Writing in the American journal, researchers said a significant proportion of juvenile sturgeon caught at the Yangtze had either one or no eyes, or had misshapen skeletons. “Maternal transfer of TPT … in eggs of wild Chinese sturgeon poses a significant risk to the larvae naturally fertilized or hatched in the Yangtze River,” wrote the researchers, led by Hu Jiangying of Beijing University’s College of Urban and Environmental Sciences.
Chinese sturgeon, which are slow-growing, have existed for 140 million years. The fish has an increased capacity to accumulate TPT (or triphenyltin), a tin-containing chemical used in paints to prevent the fouling of ship hulls and fishing nets. In China, it also is used in fungicide to treat crops; a derivative is used to eliminate snails in paddy fields.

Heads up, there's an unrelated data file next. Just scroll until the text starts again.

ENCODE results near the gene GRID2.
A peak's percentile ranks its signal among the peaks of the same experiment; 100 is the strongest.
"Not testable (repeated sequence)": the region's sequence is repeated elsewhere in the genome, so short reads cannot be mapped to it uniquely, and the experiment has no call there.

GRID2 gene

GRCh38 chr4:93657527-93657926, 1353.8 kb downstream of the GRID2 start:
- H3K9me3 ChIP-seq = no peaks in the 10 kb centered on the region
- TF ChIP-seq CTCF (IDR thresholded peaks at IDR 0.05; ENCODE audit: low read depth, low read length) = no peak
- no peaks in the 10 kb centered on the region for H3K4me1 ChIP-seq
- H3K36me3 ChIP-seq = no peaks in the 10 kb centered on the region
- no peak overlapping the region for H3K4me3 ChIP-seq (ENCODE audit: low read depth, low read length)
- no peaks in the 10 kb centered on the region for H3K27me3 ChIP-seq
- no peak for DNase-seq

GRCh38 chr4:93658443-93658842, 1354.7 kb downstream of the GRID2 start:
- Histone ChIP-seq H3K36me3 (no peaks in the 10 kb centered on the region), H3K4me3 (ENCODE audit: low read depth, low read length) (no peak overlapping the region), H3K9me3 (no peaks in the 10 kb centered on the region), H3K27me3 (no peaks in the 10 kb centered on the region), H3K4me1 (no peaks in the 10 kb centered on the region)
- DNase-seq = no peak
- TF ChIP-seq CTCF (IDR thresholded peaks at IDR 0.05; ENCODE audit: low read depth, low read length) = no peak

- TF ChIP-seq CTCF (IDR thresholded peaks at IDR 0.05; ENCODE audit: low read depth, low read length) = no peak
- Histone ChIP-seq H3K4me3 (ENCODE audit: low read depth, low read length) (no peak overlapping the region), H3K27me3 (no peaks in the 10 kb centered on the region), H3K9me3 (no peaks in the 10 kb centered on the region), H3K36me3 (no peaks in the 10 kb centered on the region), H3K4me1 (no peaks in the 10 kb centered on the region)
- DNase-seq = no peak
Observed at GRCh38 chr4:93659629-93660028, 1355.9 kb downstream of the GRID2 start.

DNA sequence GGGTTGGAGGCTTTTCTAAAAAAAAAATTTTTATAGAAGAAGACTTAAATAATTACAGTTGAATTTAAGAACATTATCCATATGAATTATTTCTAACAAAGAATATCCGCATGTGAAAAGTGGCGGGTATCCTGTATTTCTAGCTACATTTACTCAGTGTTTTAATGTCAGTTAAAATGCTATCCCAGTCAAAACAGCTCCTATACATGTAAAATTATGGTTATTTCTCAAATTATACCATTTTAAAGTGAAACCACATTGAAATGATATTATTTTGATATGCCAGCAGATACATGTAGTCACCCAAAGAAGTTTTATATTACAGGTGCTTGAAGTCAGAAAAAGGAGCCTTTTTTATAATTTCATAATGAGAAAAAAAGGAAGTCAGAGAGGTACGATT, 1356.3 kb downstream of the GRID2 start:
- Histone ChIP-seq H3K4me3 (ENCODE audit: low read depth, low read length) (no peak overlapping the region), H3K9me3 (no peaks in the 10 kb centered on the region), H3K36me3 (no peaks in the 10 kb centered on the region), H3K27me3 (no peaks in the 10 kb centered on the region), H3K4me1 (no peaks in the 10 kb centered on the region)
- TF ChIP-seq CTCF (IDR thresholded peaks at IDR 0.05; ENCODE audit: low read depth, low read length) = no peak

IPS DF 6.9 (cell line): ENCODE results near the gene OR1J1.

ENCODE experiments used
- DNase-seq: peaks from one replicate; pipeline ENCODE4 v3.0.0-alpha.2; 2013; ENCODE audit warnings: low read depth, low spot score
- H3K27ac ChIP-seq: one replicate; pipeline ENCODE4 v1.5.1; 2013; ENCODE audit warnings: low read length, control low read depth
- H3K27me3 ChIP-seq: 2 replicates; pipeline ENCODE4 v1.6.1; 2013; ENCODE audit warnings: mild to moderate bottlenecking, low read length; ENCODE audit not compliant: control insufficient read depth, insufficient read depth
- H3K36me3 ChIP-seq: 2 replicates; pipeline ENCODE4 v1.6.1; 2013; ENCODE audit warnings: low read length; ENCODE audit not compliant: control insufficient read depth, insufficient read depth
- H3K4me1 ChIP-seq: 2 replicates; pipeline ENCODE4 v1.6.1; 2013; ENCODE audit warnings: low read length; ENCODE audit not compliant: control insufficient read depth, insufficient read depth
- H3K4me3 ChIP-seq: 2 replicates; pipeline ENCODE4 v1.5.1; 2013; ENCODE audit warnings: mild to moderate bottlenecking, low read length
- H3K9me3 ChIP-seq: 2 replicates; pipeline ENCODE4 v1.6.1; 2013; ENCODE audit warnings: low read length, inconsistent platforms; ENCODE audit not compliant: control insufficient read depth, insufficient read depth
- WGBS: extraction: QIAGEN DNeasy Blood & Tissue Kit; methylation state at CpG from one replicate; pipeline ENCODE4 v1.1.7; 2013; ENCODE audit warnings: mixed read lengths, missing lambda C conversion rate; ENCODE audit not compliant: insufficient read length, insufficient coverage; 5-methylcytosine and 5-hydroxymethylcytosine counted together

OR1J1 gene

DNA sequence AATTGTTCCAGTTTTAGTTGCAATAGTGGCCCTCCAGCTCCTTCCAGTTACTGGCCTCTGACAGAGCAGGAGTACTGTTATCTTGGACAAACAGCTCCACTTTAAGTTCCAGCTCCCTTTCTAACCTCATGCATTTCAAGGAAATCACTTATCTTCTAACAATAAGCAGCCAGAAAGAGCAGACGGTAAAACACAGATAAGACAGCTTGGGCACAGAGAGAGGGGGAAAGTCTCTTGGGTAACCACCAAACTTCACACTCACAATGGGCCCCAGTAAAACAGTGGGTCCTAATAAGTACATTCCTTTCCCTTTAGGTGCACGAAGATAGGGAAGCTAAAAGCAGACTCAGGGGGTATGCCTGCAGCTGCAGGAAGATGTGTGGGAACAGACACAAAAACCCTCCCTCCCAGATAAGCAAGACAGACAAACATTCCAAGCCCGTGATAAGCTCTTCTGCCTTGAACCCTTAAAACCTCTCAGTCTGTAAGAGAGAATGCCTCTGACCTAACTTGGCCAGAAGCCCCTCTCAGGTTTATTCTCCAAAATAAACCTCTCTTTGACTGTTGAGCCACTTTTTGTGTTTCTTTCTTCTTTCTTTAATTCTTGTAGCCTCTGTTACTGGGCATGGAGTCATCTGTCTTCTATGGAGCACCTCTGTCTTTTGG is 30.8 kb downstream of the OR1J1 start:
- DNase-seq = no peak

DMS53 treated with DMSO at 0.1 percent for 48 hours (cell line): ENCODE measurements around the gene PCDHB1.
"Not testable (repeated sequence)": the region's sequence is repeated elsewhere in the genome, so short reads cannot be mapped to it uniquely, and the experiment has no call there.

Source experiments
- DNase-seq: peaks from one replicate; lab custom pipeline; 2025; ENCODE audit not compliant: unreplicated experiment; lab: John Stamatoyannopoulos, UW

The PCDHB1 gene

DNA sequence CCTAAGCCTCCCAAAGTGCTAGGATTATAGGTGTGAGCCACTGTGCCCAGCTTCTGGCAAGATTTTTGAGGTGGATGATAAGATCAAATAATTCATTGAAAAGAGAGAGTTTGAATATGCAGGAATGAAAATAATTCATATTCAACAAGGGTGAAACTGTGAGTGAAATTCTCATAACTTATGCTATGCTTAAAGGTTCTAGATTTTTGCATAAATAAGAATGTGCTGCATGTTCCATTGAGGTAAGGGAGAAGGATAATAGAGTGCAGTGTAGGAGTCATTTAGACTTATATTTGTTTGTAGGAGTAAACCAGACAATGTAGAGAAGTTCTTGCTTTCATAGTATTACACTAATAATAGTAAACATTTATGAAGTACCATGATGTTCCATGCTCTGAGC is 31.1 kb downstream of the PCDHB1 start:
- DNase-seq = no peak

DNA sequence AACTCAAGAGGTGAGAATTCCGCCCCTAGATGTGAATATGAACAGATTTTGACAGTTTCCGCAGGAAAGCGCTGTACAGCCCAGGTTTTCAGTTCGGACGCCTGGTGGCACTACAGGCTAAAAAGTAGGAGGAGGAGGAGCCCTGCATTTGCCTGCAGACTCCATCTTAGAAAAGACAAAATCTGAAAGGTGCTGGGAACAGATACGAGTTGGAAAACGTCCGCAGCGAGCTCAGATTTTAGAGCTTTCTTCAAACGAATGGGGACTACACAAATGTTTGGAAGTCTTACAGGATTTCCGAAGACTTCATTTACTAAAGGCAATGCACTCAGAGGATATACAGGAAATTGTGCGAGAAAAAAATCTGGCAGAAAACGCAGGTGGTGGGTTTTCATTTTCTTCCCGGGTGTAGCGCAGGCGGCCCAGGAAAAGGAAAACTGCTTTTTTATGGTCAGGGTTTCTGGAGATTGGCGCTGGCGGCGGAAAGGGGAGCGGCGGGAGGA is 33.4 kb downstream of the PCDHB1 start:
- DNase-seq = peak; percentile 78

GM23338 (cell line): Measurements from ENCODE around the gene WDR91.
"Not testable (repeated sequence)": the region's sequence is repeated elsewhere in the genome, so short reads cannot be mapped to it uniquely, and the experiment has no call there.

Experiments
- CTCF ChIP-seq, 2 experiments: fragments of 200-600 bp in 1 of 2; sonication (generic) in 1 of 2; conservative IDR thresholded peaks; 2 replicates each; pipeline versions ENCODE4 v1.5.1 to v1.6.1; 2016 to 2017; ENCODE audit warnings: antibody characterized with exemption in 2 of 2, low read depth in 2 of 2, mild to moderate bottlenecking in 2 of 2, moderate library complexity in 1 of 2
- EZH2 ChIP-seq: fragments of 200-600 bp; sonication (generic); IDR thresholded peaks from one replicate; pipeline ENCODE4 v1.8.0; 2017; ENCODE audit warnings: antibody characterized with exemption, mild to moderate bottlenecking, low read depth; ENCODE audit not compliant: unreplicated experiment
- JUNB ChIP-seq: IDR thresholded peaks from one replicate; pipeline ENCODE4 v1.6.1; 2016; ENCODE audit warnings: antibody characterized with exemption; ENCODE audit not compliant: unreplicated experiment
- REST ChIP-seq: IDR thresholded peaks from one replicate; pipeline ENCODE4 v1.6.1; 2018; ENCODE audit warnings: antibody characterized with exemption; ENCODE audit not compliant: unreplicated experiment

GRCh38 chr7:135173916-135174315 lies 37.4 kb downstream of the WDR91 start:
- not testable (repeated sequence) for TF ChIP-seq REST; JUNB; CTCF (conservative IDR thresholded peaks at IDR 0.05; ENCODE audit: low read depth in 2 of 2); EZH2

The experts collected two- and three-day-old Chinese sturgeon larvae from a spawning area below the Gezhouba Dam, 38 kilometres downstream from the Three Gorges Dam on the Yangtze River. After hatching in a laboratory in Jingzhou city in central Hubei Province, 6.3% were found with skeletal deformities and 1.2% were missing at least one eye.
Two adult males and two adult females of the Chinese sturgeon also were taken from the Yangtze for artificial propagation. Of the juveniles born later, 3.9% were observed to have malformed skeletons, while 1.7% had one or no eyes. In further testing, in which the researchers injected TPT into batches of Chinese and Siberian sturgeon eggs, an increase in the occurrence of deformities was found. The rate of increase, say the researchers, was consistent with wild sturgeon exposed to similar concentrations of TPT.
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